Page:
Mental physicians and their patients : psychological medicine in the English pauper lunatic asylums of the later nineteenth century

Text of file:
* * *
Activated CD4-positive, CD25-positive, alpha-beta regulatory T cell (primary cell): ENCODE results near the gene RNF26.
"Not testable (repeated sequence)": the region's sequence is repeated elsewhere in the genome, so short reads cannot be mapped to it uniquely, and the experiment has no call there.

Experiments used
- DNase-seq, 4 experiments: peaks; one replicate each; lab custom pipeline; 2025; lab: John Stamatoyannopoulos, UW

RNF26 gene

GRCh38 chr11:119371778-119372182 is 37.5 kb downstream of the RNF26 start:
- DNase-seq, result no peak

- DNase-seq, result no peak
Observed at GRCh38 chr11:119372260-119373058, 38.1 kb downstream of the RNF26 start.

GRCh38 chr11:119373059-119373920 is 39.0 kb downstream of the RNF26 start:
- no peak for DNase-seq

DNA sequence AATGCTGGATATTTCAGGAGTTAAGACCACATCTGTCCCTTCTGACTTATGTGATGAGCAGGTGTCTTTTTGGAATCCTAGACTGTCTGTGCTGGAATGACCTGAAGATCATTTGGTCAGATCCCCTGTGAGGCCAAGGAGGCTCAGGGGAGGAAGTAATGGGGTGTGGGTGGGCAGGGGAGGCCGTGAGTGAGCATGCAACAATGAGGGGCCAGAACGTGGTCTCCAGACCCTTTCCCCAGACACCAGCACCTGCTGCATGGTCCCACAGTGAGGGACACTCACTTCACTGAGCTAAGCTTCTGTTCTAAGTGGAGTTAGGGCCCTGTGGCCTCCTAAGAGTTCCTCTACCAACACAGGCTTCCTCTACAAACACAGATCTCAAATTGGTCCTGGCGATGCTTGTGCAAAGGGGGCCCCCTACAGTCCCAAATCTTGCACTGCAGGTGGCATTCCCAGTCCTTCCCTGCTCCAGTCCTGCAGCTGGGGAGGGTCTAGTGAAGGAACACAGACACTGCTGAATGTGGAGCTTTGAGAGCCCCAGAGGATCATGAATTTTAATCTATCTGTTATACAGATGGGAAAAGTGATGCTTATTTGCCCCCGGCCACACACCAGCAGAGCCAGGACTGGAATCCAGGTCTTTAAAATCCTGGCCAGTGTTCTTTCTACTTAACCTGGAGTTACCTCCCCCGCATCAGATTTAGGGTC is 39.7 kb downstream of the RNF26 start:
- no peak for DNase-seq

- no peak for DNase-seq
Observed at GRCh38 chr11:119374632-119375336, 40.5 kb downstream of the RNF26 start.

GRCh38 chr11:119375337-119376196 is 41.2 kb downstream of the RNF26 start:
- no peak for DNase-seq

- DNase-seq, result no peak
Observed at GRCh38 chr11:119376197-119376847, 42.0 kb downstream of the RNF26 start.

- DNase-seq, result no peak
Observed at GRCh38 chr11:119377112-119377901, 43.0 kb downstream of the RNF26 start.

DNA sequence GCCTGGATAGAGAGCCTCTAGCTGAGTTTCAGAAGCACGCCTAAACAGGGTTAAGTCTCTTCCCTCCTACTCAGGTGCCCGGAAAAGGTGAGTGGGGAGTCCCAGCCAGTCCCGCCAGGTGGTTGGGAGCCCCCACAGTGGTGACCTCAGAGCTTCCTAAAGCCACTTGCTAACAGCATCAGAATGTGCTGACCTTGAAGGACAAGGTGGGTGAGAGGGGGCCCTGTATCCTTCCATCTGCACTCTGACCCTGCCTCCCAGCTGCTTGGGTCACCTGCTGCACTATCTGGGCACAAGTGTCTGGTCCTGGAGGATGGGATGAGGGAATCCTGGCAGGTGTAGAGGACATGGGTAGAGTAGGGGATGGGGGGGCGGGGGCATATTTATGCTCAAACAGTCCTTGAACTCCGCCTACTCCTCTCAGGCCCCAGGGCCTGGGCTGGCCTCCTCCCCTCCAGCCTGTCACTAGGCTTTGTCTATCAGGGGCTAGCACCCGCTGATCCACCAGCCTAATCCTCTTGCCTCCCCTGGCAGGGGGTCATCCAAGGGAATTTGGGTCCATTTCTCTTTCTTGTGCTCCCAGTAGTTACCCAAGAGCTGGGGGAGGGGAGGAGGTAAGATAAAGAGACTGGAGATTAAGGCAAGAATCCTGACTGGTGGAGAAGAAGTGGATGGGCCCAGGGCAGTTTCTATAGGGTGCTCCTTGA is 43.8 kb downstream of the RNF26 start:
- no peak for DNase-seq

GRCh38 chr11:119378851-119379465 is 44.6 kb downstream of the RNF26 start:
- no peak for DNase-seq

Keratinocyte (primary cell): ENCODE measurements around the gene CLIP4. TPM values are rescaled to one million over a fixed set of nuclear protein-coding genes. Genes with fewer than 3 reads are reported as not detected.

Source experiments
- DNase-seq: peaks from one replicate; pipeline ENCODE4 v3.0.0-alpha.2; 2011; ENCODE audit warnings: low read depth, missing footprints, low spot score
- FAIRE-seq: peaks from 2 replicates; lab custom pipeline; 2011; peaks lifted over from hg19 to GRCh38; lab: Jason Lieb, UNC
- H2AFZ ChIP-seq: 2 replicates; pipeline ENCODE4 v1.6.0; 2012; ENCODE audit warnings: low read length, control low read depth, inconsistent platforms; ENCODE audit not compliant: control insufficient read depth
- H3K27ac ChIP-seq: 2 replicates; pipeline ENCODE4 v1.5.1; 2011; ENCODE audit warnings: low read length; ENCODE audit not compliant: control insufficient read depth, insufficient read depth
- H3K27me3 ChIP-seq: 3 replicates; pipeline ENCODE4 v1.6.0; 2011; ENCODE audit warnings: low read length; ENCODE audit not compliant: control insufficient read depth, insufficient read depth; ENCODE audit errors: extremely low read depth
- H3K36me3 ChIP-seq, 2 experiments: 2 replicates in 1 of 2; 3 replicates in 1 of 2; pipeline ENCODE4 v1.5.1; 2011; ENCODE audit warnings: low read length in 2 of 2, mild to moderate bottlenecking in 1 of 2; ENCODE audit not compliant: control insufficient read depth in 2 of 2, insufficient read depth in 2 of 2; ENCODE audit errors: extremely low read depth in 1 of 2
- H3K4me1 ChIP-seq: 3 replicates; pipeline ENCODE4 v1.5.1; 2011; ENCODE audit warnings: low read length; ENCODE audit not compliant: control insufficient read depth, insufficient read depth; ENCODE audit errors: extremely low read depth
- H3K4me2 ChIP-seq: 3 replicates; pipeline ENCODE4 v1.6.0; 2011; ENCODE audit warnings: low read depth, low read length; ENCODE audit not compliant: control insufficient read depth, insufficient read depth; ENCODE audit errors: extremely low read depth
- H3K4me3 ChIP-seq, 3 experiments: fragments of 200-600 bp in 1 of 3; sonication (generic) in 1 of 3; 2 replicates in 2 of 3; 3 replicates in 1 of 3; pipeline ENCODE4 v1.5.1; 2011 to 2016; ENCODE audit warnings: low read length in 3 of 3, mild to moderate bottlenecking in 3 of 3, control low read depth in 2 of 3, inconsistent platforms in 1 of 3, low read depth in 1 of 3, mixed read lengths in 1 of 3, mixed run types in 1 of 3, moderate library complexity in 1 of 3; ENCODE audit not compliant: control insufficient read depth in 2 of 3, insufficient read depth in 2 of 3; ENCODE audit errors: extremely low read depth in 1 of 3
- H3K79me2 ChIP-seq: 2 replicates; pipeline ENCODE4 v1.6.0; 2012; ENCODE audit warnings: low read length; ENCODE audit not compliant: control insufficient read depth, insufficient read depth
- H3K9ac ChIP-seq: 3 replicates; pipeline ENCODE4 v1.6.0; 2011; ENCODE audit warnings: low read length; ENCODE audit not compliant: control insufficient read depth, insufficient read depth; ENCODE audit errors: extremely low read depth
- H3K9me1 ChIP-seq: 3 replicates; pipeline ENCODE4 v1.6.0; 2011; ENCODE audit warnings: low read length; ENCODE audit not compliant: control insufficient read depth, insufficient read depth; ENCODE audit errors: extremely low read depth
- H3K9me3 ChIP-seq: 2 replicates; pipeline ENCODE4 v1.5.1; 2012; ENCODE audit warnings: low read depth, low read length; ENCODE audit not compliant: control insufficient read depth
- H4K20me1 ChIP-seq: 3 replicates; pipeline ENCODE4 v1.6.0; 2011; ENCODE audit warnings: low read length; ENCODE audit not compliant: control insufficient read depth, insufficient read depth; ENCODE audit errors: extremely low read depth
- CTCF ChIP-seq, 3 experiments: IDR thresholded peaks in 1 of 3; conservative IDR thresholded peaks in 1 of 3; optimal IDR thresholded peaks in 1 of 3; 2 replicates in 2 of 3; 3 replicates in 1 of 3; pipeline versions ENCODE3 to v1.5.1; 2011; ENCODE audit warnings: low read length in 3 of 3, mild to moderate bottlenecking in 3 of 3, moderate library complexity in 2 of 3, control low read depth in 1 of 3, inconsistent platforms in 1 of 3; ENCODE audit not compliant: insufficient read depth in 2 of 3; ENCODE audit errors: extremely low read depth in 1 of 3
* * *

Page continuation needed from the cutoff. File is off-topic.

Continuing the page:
The objective of this thesis is to examine the pauper lunatic asylums of later Victorian England and assess the value of the psychological medicine which was carried on there. Broadly, it asks psychiatric, rather than strictly historical, questions in that it considers the benefits accruing to individual patients as being of central importance, whilst also evaluating the advantages gained by the medical profession and by outside society. After an introductory chapter there follows an analysis of medical theory on insanity. This considers the function of theory and assesses its usefulness in handling the problems posed by those labelled "insane". The third chapter analyses theories of treatment. It looks first at somatic therapies - electricity, showers and drugs - then considers what "moral treatment" had by then become, concluding with an overall interpretation of therapy in this period. In the section examining psychological medicine in practice, the first chapter is a reconstruction of asylum function using asylum admission registers. It shows mortality, lengths-of-stay, proportions of cures and so on according to various factors. Some analysis of patients' problems is also attempted. The following chapter pursues this theme with a study of asylum life as it affected the patient and, by implication, his or her course of treatment. The last section sets psychological medicine in its social contexts, first of professionalisation, with the advantages accruing to doctors and attendants and the conditions under which this branch of medicine operated, then of social provision. Asylums were supported by county rates and their patients by the Poor Law authorities and their influence on the enterprise is considered. It concludes that psychological medicine was self-defeating in its own terms because of the dominative nature of the relationship between the asylum and the patients. The perception of the patient as individual sufferer was occluded by a perception of him or her as social deviant. Thus the essential ingredient of the restoration of " normal" self-control - that the "self" be known and its needs recognised - was absent. The alternative to restoration, continued incarceration, was nevertheless socially acceptable and so persisted.